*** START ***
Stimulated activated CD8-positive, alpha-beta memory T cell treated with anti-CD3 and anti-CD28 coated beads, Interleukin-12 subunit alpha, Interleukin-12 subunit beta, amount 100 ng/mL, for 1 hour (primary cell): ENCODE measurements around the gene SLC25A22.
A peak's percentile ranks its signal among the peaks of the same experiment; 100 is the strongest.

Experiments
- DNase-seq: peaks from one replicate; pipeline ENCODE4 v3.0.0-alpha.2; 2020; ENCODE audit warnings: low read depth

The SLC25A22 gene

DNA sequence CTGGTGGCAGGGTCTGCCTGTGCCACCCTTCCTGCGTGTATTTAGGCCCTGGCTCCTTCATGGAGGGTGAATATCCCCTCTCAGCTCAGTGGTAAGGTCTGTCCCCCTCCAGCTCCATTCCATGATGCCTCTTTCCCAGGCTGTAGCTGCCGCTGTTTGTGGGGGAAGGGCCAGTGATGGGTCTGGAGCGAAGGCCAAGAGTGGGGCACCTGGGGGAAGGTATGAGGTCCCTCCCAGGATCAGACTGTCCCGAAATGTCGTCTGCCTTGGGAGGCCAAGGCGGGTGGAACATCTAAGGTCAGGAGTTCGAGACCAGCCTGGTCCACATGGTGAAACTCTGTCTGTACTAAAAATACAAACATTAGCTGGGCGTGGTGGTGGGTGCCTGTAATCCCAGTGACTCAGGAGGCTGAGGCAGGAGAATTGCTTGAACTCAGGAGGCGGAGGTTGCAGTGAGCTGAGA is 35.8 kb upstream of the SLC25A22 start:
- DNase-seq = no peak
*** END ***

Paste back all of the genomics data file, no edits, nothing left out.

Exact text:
Stimulated activated CD8-positive, alpha-beta memory T cell treated with anti-CD3 and anti-CD28 coated beads, Interleukin-12 subunit alpha, Interleukin-12 subunit beta, amount 100 ng/mL, for 1 hour (primary cell): ENCODE measurements around the gene SLC25A22.
A peak's percentile ranks its signal among the peaks of the same experiment; 100 is the strongest.

Experiments
- DNase-seq: peaks from one replicate; pipeline ENCODE4 v3.0.0-alpha.2; 2020; ENCODE audit warnings: low read depth

The SLC25A22 gene

DNA sequence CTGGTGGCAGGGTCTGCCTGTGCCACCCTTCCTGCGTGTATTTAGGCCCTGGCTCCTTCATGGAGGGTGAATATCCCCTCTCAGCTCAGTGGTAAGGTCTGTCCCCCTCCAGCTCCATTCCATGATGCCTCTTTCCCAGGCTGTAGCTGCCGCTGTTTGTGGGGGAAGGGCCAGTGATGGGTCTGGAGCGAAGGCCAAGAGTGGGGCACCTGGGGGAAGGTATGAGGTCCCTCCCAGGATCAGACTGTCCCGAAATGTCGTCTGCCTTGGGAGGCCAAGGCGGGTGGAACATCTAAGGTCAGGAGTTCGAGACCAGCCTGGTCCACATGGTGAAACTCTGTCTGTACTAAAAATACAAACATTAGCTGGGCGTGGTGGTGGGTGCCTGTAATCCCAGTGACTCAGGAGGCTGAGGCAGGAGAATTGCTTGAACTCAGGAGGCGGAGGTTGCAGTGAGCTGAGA is 35.8 kb upstream of the SLC25A22 start:
- DNase-seq = no peak